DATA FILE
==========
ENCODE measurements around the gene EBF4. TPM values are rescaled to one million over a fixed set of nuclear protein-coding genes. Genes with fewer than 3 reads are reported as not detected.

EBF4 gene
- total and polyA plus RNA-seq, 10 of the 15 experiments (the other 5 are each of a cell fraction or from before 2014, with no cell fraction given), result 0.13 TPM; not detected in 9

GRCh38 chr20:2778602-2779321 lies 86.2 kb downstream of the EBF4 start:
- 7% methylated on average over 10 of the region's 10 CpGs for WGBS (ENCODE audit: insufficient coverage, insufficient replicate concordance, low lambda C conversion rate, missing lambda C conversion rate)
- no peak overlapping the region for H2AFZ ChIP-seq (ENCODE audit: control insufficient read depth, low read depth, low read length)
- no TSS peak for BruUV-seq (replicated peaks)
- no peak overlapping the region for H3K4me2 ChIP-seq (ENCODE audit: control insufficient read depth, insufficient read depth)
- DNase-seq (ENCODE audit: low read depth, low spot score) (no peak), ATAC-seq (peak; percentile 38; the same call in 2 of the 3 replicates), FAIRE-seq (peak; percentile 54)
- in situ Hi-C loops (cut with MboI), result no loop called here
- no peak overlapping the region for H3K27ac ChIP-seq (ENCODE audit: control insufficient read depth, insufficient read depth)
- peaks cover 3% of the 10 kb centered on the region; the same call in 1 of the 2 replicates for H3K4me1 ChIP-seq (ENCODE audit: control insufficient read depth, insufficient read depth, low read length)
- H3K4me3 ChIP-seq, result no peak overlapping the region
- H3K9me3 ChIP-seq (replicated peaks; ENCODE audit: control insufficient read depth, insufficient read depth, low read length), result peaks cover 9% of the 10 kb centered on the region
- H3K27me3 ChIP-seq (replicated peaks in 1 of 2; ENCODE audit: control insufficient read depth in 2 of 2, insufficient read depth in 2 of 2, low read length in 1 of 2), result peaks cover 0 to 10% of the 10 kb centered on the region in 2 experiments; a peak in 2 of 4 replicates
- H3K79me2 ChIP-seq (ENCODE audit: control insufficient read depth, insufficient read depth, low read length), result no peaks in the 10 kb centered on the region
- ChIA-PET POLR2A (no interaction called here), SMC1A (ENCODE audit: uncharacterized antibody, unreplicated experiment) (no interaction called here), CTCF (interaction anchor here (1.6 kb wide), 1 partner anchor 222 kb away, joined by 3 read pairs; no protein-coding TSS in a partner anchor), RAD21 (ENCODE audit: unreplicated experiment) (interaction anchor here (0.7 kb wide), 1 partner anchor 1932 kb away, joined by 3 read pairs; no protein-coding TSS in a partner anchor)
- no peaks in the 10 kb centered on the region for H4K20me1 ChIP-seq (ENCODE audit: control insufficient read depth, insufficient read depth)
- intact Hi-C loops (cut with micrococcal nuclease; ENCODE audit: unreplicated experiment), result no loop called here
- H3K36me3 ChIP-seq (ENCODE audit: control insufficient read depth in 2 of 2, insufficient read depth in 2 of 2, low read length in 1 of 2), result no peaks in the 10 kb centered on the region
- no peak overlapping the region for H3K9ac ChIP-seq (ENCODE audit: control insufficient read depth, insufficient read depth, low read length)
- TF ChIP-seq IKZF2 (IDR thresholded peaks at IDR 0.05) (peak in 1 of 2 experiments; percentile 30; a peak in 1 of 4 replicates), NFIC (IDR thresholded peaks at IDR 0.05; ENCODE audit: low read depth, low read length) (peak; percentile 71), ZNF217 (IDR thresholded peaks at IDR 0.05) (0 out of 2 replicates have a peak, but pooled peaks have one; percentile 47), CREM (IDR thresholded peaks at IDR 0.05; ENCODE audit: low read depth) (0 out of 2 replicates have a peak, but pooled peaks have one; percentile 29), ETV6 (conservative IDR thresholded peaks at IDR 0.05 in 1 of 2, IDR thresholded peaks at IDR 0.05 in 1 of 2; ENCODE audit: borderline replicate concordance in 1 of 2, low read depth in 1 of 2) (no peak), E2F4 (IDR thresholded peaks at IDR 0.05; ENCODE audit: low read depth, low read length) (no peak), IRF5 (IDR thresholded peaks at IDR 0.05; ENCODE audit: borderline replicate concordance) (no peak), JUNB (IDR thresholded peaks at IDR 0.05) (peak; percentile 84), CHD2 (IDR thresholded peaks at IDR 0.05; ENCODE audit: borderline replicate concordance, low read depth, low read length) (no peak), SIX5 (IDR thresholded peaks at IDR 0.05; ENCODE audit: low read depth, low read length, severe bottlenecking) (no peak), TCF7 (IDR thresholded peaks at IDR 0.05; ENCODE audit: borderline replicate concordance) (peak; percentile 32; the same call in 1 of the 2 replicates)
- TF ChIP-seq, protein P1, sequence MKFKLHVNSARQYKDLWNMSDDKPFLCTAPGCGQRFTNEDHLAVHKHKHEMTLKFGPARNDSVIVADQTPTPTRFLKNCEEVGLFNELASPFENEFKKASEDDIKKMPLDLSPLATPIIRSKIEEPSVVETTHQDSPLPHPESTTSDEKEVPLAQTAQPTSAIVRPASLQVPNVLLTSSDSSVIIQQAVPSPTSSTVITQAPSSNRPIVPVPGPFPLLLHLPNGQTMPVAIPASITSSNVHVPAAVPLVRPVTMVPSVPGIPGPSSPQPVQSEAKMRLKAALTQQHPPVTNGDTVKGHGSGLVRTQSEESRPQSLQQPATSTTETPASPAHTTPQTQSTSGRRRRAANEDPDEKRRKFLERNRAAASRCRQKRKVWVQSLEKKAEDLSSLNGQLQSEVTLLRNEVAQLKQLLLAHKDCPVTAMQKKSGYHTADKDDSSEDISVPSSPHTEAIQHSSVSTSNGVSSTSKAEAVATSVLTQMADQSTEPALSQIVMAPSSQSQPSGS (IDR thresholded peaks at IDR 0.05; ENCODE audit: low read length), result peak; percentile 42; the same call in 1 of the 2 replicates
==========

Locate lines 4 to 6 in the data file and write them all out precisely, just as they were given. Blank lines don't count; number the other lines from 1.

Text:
GRCh38 chr20:2778602-2779321 lies 86.2 kb downstream of the EBF4 start:
- 7% methylated on average over 10 of the region's 10 CpGs for WGBS (ENCODE audit: insufficient coverage, insufficient replicate concordance, low lambda C conversion rate, missing lambda C conversion rate)
- no peak overlapping the region for H2AFZ ChIP-seq (ENCODE audit: control insufficient read depth, low read depth, low read length)